We then walked the trail on the southern side of Scout Rd. There were many American Goldfinches, the occasional Black-capped Chickadee, and incredibly loud Tufted Titmice all along the trail. There were also a few Blue Jays - in fact, they were a good indicator of just how bad the lighting was, as I got a good view of them and they just looked brown and white.
And here is why I don't like birding in groups - despite us having a leisurely pace, I actually don't have in my notes the general locations of these birds or the times. I do know we mostly walked the blue trail. So you get more of a list:
- Black-throated Blue Warbler - heard and saw for the first time! They have a distinct zoo-zoo-zoo-ZEET call which was also described by others as zeu-zeu-zeu-ZEET. I mention this, as they both sound accurate enough to me. Spotting the warbler was not all that exciting, as his color was washed out by the clouds, but it was definitely him as I saw him open his bill and make that call. Also exciting was hearing a Black-throated Green Warbler calling right nearby, and they seemed to actually be responding to each other.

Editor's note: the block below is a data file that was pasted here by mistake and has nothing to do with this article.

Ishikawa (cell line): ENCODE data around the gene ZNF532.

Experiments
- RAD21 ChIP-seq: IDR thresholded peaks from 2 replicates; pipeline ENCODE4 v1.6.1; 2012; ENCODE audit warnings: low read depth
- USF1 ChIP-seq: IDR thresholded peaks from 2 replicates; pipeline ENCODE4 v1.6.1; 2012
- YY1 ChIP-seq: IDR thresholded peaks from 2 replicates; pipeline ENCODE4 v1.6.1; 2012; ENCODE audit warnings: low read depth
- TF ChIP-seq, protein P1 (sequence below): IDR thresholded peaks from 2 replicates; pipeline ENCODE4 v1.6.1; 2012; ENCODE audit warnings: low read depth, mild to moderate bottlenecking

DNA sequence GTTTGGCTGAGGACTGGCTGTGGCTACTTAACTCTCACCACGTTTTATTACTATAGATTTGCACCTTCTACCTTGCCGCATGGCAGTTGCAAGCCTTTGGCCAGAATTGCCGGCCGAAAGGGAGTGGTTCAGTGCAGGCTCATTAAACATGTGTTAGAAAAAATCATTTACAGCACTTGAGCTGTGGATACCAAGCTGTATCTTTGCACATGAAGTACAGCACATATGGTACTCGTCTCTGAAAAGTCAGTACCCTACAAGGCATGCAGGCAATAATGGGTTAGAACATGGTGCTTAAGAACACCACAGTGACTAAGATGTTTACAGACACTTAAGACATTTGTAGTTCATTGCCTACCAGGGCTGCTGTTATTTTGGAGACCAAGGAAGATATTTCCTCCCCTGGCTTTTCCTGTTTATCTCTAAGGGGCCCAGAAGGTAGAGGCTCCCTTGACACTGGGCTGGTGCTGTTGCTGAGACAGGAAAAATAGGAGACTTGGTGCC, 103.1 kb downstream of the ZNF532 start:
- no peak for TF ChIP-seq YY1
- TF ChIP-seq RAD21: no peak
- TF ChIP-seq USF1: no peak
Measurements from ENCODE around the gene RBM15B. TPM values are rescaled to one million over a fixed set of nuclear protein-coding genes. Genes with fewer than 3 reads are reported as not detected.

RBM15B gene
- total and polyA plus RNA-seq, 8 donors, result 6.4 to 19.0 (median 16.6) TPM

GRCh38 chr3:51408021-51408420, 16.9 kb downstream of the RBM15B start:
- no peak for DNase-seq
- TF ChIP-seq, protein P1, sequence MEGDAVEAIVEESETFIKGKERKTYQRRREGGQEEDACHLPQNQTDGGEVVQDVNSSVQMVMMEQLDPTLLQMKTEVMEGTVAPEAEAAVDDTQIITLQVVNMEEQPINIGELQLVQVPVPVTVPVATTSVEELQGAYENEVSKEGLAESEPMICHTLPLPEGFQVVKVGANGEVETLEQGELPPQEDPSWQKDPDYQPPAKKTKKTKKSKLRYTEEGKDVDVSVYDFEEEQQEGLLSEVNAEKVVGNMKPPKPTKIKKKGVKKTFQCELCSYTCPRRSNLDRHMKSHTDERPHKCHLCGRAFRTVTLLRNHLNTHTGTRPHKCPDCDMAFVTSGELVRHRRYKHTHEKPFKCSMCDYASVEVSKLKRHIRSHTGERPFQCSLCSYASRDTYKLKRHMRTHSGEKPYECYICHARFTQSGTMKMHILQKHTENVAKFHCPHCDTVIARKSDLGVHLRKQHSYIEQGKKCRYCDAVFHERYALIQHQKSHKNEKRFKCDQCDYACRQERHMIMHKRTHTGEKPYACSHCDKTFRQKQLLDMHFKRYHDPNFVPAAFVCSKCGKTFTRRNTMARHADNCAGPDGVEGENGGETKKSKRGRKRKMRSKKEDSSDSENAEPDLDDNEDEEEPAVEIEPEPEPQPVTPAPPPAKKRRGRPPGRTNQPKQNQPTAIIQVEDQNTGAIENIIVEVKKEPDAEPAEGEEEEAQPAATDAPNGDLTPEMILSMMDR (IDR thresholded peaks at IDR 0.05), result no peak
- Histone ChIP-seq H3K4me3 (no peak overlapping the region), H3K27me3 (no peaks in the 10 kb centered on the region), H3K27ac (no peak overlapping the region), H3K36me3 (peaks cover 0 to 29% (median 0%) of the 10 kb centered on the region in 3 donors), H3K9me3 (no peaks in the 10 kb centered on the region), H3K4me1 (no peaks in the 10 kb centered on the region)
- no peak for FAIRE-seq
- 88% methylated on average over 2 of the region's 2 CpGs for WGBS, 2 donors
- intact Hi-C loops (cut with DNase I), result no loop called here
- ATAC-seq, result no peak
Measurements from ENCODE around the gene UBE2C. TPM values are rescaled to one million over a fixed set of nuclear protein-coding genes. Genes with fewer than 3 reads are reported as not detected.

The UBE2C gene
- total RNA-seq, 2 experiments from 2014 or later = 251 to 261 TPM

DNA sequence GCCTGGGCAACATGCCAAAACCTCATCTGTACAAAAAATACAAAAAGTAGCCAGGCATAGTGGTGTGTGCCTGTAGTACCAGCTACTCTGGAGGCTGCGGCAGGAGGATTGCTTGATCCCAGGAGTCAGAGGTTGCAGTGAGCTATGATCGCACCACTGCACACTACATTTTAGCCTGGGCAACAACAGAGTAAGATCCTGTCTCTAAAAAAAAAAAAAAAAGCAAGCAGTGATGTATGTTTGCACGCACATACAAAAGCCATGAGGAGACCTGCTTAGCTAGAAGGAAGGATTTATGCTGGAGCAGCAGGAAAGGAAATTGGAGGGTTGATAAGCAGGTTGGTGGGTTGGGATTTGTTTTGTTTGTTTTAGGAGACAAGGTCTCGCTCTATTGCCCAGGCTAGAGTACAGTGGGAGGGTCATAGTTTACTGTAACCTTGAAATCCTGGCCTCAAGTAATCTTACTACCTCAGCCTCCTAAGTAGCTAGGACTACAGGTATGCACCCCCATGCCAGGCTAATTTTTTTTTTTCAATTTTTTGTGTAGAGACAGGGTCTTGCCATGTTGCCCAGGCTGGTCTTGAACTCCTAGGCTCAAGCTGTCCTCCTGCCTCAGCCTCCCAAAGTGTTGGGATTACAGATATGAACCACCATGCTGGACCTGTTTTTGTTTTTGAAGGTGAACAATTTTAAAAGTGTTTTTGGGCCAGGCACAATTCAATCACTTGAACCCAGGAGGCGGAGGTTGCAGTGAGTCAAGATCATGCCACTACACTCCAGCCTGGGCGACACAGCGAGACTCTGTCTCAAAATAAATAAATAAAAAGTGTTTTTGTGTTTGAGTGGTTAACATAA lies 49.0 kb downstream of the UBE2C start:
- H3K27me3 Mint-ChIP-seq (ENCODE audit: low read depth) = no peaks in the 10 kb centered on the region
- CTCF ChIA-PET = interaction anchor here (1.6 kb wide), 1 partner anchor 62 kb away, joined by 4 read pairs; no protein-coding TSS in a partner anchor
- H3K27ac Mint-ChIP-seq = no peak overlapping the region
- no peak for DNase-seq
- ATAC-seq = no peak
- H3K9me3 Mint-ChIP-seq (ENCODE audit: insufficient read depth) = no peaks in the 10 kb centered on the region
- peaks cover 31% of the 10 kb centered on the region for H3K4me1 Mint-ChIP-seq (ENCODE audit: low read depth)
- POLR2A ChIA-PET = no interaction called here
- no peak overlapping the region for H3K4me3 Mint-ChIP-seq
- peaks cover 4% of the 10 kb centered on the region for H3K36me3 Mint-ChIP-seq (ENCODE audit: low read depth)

- heard an Ovenbird in the woods at some point with it's 7-time teacher call.
- Pine Warblers were seen actually calling multiple times, so it was nice to finally have them confirmed as being in the area and not so rare. Rich told me that it seems that Chipping Sparrows tend to call much longer than Pine Warblers, and having seen both calling, I can say this has a tendency to be true.